Guest Blog Series: So…What Exactly is a Youth Orchestra? by Cheryl Marvin

Note from ACSO: Our membership network is full of incredible people with a wealth of life experiences, talents, and diverse perspectives and backgrounds. We want to share their insights, points of view, and wisdom with all of you, as well as raise the voices of individuals who are making a difference for the classical music field. Our guest blog series features people from different communities throughout California and the western region, from different sizes and types of classical music organizations, and with different jobs and responsibilities. They will share what they have learned, express their opinions about the sector, and ask challenging questions that will help us shift our thinking and be better advocates for this art form that we all love.
   
So…What Exactly is a Youth Orchestra?
Cheryl Marvin, Executive Director, Conejo Valley Youth Orchestra    

People often assume they know what a youth orchestra is simply by the words “youth orchestra." While “youth orchestra” or “youth symphony” may seem self-explanatory, misunderstandings even among the musically inclined are surprisingly common.
   
It is often assumed that a youth orchestra is synonymous with a local school orchestra, but a youth orchestra is a different animal entirely. To borrow from sports jargon, youth orchestras can be thought of as the “minor league” when compared to professional orchestras, the “major league.” 
    
It is true that youth orchestras work with young musicians, typically ranging from pre-teens or teenagers to those in their mid-20s. However, these musicians are accepted and placed based on their auditions, allowing directors to program music appropriate for the ensemble. 
    
You may be wondering what the primary function of a youth orchestra is. In brief, they provide an opportunity for young musicians to study and perform music at a high level. They also provide homeschooled musicians a place to play with an ensemble. The typical youth orchestra will have multiple ensembles ranging from entry level to a pre-professional level of orchestra. Often, they participate in community outreach and education programs.
   
Youth orchestras also vary between organizations. Some are sponsored by a professional orchestra or a university, while others are stand-alone. Many youth orchestras, like the Conejo Valley Youth Orchestra, have a long and rich history in the community, while others are new to the scene. More established youth orchestras may have over 700 musicians, 12 ensembles, and a staff of 20. By contrast, a newer youth orchestra may only have 30 musicians, one ensemble, and be run by one or two people. In almost all cases, youth orchestras charge tuition and require fundraising to participate. 
   
In addition to size variations, youth orchestras perform at widely differing levels. For example, the American Youth Symphony located in Los Angeles draws musicians, mostly in their 20s, from all over the world. These musicians receive a stipend. Contrast this with a small youth orchestra serving its local community, and it is easy to account for the different performance levels.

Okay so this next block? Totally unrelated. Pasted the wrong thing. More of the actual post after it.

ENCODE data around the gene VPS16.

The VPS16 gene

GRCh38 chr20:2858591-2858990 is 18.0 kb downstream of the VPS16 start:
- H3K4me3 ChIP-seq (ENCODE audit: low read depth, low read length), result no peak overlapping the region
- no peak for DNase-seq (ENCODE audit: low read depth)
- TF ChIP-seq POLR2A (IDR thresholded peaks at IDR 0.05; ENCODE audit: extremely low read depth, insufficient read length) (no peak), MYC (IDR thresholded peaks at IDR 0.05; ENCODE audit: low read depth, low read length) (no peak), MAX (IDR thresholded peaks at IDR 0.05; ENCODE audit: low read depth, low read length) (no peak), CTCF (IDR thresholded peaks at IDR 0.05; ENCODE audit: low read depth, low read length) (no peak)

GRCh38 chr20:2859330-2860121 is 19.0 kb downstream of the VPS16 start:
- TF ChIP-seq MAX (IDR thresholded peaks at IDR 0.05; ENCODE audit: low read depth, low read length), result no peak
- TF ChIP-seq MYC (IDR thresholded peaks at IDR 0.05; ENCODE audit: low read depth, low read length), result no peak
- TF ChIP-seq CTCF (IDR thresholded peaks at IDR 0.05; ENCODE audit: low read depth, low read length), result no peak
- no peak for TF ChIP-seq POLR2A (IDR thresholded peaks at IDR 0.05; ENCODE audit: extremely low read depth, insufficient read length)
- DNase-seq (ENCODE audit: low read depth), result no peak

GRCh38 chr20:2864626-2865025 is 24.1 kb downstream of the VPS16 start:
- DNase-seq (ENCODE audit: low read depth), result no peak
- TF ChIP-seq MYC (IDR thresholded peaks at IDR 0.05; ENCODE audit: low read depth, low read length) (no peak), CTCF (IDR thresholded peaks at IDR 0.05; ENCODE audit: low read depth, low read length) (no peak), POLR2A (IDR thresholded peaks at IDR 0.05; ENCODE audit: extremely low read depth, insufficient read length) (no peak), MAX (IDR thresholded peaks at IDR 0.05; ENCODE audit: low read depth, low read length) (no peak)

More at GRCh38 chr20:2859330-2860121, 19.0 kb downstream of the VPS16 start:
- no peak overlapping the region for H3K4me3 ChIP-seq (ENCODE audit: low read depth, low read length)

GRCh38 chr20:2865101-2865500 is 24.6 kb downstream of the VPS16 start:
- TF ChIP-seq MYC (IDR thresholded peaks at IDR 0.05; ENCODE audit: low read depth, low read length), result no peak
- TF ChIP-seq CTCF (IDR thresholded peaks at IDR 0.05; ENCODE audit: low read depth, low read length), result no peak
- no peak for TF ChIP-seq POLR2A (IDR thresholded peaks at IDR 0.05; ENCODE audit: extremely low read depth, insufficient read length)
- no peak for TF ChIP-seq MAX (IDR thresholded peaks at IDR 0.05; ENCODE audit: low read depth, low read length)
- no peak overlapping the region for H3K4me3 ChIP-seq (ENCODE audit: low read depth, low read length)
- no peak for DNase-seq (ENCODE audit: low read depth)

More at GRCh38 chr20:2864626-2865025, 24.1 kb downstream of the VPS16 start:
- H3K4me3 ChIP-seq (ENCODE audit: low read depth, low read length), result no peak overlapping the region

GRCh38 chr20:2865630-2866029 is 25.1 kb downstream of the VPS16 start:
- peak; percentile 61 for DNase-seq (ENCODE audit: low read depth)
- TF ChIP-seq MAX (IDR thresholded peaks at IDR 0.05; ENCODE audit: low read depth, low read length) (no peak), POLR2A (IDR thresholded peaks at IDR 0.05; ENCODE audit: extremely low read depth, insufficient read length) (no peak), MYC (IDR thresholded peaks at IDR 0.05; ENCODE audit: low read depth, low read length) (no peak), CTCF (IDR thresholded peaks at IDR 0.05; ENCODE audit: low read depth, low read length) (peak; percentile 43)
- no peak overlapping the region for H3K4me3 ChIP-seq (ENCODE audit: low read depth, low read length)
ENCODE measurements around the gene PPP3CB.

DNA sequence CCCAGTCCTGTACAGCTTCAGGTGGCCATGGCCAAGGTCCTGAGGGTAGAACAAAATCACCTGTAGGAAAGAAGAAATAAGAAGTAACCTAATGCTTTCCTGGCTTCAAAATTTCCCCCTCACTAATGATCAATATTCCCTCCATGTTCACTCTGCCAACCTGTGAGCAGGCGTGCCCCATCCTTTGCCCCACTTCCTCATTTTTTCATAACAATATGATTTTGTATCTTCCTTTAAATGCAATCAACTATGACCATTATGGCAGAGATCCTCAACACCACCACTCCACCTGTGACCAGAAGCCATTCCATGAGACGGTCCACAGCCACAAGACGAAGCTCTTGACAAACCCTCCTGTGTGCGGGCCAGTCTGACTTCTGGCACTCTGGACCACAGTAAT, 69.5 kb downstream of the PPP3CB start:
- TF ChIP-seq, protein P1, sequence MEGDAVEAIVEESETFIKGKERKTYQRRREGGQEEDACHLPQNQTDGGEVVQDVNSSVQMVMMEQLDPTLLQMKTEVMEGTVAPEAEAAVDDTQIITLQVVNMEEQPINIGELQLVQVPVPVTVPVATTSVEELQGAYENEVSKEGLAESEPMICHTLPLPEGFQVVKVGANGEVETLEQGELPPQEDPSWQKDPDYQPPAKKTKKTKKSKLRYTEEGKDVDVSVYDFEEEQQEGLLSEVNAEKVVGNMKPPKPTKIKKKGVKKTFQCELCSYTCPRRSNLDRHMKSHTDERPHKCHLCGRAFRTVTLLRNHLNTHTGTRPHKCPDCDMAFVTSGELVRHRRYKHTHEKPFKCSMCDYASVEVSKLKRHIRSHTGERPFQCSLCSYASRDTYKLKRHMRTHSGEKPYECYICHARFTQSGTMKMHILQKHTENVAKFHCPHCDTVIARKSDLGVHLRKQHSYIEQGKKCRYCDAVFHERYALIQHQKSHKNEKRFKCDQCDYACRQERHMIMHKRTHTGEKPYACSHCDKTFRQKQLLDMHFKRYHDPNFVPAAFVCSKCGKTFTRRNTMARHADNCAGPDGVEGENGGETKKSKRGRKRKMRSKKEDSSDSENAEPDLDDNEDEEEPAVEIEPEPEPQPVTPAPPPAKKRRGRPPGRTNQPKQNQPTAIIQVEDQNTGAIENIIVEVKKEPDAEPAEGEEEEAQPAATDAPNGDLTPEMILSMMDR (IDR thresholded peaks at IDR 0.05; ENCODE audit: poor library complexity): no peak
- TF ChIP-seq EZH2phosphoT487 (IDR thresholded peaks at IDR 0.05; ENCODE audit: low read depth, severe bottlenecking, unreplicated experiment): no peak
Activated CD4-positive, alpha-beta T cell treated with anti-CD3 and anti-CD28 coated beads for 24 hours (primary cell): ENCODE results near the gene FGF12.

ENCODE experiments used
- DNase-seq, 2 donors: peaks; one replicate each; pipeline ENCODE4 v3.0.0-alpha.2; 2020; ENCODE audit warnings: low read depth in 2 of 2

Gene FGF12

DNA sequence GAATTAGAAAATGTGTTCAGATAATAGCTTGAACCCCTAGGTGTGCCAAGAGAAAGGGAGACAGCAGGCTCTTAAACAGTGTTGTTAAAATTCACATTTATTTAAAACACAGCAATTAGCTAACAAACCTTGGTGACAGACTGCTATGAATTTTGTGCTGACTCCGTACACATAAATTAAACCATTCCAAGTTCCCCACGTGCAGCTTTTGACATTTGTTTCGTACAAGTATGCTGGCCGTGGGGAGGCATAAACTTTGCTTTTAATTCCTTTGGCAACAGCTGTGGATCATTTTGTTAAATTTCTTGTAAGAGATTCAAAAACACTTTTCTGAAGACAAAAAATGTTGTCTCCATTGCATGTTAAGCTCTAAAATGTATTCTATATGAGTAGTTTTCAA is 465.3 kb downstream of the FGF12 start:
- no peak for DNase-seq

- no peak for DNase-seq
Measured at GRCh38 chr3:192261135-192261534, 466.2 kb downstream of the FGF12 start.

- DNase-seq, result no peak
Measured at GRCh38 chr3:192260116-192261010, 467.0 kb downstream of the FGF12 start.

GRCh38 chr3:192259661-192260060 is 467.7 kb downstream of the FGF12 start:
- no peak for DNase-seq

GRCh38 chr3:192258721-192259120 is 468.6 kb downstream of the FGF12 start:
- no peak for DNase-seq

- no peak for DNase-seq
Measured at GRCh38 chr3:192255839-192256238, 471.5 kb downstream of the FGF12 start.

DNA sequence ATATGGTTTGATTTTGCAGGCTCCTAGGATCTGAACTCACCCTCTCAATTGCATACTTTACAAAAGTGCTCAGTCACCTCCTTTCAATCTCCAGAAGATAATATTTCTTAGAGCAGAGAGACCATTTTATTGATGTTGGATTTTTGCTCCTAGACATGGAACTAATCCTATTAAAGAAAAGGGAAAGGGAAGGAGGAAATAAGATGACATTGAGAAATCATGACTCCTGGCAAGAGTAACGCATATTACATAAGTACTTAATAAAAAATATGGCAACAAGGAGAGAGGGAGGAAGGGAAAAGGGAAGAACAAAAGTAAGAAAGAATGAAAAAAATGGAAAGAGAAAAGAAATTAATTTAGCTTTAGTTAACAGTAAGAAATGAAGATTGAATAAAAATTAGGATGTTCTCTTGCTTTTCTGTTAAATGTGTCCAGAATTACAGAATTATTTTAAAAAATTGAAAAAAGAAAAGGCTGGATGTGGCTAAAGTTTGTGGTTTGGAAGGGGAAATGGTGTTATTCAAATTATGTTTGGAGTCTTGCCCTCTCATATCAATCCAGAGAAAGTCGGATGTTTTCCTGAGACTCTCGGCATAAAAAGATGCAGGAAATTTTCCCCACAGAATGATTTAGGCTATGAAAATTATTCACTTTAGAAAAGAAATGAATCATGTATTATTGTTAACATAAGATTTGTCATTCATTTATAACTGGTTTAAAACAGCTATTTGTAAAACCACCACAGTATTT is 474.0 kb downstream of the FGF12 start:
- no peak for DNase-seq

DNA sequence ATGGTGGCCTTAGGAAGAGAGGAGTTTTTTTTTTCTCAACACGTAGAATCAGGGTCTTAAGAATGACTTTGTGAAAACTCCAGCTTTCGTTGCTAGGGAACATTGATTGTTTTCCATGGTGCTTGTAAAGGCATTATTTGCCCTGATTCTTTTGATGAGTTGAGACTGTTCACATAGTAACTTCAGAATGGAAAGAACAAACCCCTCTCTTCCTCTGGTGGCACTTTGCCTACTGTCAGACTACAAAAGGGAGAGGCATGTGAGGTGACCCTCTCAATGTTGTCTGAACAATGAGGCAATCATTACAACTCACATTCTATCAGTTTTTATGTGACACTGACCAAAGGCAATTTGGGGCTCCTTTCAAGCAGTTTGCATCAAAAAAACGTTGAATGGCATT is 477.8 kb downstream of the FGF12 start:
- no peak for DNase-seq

Youth orchestras face some of the same challenges that professional orchestras face: concert ticket sales, donor cultivation, board governance, and strong leadership, just to name a few. Perhaps the biggest challenge common to all orchestras is the public perception that classical symphonic music is only for the elite. Many orchestras, whether youth, community, university, or professional, have responded with creative performances and marketing to combat this issue. 
   
Youth orchestras help develop student musicians by giving them an experience modeled after professional orchestras. Musicians earn their place within their orchestra, exercise leadership skills, and, as they advance, have the opportunity to study and perform original literature written by the Masters of classical symphonic music. Not all youth orchestra musicians continue on to study music for their profession. However, youth orchestras serve as a gateway and conduit for serious student musicians to achieve their full potential by giving them the experience they need to be successful in their college and university ensembles. 
   
Let me close by conveying just how fun youth orchestras are to watch! The excitement from the musicians is contagious and the performances are generally excellent. The youthful exuberance and amazing talent on stage gives patrons a glimpse into the future that these budding leaders will usher in. 
   
About the Author: Cheryl Marvin has been with the Conejo Valley Youth Orchestra since 2002 serving as a volunteer, board member, treasurer, and business manager. In 2014 she accepted the position of executive director for the orchestra. In 2003, Cheryl started the first elementary strings program in Moorpark, CA. From there, she expanded the programs to include both the middle and high school levels. In 2012, the Ventura County Arts Council awarded Cheryl the Arts Stars Award for Music Education. Being a musician from a young age, Cheryl has experienced what a profound affect music programs can have on growing musicians. She is passionate about the positive influences the Conejo Valley Youth Orchestra has not only the musicians, but the community as a whole.

Share this post:

Comments on "Guest Blog Series: So…What Exactly is a Youth Orchestra? by Cheryl Marvin"

Comments 0-5 of 2

Cheryl Marvin - Saturday, October 12, 2019
1005040898

Thanks Tara. I'm looking forward to your Opening Night Concert on October 20th!

Tara Aesquivel - Thursday, October 10, 2019
2001166545

Great blog, Cheryl. Thanks for mentioning the American Youth Symphony! I agree that the youthful energy of our orchestras is incomparable.

Please login to comment